To search for all the studies investigating the association of the GNB3 polymorphism with FD risk, we conducted a systematic computerized literature search from PubMed, EMBASE, the Ovid Library, and the Chinese National Knowledge Infrastructure (CNKI) prior to March 2015 using the following keywords and subject terms: “functional dyspepsia” or “FD,” “G-protein beta3” or “GNB3,” “mutation,” “variant,” and “polymorphism.” The full text of the retrieved articles was scrutinized to inspect whether information on the topic of interest was included. To ensure a comprehensive acquisition of literature, independent supplemental manual searches were established on the reference lists of the retrieved articles, finding additional studies that were not identified initially. To avoid the local literature bias, the search was diffusely designed without language and region restrictions. The literature retrieval was performed independently by two investigators and discrepancies were resolved by reaching a consensus or input from a third investigator if required.

2.2. Inclusion and Exclusion Criteria

As a prerequisite, the selection of studies in our meta-analysis was abided by the predefined inclusion and exclusion criteria: (1) population-based or hospital-based case-control or cohort studies evaluating the relationship between the GNB3 C825T polymorphism and functional dyspepsia; (2) sufficient data on genotypic and allelic frequencies between FD patients and controls for estimating an odds ratio (OR) with a 95% confidence interval (CI); and (3) studies with related clinical characteristics limited to those using human subjects and containing demographic information of subjects. To avoid selection bias, articles regarding controls in which the genotype distribution deviated from the Hardy-Weinberg equilibrium (HWE) and cases simultaneously compounded with another disease, such as irritable bowel syndrome (IBS), were also included. Two reviewers then assessed the full text of the retrieved studies independently for their suitability of inclusion. Any discrepancies concerning articles meriting inclusion between reviewers were resolved by a consensus meeting of three authors.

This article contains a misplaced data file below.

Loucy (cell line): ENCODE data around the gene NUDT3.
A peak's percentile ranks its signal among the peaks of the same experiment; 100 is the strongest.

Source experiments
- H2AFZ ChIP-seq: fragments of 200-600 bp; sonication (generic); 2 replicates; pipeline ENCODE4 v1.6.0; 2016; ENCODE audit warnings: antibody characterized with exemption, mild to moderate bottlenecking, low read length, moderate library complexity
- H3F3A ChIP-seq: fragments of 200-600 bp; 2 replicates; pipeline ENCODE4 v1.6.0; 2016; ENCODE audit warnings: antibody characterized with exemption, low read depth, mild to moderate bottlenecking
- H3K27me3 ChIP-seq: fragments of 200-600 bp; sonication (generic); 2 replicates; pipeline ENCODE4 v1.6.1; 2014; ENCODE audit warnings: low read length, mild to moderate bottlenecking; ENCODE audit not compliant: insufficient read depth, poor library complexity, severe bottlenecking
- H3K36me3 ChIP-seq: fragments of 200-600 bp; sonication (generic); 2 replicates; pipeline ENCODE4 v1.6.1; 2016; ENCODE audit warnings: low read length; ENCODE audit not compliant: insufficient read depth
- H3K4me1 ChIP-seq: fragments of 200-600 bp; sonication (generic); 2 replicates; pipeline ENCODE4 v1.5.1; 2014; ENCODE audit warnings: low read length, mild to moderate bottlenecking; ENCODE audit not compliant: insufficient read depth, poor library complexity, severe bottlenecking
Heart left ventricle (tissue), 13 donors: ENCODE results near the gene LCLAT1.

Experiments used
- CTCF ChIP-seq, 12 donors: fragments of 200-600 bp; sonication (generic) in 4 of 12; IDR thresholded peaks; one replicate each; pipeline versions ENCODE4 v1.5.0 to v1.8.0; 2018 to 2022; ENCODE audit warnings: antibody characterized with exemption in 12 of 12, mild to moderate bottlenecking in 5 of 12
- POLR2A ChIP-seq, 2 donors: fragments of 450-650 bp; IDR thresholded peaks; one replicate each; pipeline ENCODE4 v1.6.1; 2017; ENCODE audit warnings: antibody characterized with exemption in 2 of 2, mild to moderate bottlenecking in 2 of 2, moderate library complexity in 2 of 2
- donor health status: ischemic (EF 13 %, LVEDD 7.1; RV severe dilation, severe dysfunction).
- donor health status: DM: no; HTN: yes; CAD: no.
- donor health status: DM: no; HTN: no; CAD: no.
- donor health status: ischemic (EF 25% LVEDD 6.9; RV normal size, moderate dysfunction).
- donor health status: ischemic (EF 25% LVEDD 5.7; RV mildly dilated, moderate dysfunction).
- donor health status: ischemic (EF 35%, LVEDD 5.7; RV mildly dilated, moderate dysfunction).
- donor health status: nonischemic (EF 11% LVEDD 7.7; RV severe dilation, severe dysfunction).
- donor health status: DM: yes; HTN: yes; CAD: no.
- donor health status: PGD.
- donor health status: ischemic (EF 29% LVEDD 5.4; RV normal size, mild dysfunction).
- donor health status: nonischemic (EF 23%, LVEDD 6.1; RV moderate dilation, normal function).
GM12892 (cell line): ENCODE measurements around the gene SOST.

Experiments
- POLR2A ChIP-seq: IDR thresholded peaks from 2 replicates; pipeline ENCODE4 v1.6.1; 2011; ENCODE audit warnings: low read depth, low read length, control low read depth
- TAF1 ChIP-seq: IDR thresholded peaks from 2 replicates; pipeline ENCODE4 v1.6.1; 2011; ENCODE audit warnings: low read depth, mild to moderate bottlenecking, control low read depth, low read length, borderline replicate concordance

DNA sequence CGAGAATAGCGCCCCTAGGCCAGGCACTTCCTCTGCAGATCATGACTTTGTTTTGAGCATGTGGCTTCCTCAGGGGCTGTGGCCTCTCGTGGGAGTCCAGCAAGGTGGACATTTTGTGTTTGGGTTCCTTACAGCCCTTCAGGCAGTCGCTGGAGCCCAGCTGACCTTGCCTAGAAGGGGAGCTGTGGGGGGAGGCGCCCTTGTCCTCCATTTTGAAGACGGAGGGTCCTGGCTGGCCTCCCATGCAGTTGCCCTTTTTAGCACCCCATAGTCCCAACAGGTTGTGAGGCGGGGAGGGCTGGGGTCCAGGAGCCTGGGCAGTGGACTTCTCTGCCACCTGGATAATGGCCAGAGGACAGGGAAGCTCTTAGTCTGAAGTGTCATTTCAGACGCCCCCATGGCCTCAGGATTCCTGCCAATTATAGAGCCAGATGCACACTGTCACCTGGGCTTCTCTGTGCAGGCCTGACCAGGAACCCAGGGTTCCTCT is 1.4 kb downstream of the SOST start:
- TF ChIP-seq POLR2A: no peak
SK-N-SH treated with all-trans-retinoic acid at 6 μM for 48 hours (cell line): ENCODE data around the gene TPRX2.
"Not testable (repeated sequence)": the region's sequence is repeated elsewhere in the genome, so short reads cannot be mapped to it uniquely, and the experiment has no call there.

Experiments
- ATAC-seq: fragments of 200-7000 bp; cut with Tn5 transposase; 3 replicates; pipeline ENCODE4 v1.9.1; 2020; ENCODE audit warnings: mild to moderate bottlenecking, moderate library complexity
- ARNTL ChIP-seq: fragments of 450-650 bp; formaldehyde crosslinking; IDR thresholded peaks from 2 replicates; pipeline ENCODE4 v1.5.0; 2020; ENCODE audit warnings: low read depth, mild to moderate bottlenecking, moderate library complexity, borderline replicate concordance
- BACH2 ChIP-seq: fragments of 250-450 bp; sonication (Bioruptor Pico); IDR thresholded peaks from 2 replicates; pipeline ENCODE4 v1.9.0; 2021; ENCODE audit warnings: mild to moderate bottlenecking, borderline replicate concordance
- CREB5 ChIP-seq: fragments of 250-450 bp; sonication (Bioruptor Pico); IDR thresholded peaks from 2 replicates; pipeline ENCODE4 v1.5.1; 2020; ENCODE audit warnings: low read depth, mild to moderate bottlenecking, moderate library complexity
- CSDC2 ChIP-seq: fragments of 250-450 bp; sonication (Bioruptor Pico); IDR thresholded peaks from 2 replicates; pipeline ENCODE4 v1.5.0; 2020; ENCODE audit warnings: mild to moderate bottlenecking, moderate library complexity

2.3. Data Extraction

To make sure of the accuracy of the data, the data were independently gathered in duplicate by two investigators on the basis of a standard protocol. From each qualified study the following data were abstracted: the first author, the year of publication, FD diagnostic criteria, genotyping method, baseline characteristics of the study population (country, ethnicity, mean age, and sex), total numbers of cases and controls and the genotype distribution, and the Hardy-Weinberg equilibrium (HWE) using the test. Any encountered discrepancies were adjudicated by a discussion until a consensus was reached.

2.4. Quality Score Assessment

The quality of each selected study was assessed independently by the same two investigators according to the Newcastle-Ottawa Scale (NOS) ( Scores were based on the selection, comparability, and exposure (case-control studies) or outcome (cohort studies) of the studies. To avoid selection bias, studies of poor quality were not rejected in this meta-analysis.